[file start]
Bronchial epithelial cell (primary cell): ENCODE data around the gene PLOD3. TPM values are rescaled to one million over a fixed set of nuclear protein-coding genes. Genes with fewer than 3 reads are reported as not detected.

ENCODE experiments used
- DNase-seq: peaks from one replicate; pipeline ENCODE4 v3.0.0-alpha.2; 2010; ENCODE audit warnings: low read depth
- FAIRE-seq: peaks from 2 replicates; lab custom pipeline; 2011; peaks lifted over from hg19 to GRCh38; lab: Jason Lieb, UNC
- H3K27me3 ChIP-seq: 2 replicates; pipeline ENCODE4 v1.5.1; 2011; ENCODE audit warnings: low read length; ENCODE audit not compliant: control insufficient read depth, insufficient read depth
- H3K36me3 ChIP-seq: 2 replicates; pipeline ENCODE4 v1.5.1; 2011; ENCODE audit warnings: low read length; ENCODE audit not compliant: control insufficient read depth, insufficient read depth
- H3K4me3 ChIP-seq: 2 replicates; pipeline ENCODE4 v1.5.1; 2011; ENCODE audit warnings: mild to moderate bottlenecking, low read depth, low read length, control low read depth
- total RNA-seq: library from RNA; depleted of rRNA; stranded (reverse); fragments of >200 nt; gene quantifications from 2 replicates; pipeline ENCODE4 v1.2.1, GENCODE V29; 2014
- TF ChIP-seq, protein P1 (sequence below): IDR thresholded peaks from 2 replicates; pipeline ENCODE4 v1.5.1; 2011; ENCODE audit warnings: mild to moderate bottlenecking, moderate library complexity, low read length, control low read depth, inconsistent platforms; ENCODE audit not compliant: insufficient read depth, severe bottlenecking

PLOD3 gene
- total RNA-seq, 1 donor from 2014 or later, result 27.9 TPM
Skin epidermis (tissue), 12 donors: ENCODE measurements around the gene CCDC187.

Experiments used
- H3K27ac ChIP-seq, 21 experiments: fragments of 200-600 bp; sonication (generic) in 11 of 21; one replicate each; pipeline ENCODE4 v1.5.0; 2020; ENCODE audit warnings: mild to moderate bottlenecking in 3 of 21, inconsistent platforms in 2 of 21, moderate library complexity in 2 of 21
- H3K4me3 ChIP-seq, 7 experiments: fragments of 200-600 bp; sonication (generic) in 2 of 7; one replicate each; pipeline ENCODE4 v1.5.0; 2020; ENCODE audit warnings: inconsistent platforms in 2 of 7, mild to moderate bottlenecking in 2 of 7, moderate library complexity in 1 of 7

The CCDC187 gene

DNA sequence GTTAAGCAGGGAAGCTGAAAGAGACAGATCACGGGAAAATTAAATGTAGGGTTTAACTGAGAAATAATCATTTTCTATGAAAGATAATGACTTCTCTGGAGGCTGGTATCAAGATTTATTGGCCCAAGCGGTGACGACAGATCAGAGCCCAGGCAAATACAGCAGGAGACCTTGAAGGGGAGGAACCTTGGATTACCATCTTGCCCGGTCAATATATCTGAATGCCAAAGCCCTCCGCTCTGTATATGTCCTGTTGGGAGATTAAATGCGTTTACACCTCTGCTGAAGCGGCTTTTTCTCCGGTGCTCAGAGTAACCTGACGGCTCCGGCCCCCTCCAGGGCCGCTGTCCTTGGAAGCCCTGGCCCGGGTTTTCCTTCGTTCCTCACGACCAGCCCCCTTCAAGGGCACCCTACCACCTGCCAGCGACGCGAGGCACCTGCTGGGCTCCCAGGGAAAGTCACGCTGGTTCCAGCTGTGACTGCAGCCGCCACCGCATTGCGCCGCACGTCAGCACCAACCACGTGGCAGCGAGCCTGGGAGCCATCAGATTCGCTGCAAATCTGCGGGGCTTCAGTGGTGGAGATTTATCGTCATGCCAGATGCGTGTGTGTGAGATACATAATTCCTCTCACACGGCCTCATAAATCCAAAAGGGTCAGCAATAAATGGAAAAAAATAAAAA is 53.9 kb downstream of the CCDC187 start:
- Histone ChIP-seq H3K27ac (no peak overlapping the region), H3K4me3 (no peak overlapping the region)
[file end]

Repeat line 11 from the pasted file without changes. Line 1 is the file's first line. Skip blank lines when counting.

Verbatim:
- total RNA-seq, 1 donor from 2014 or later, result 27.9 TPM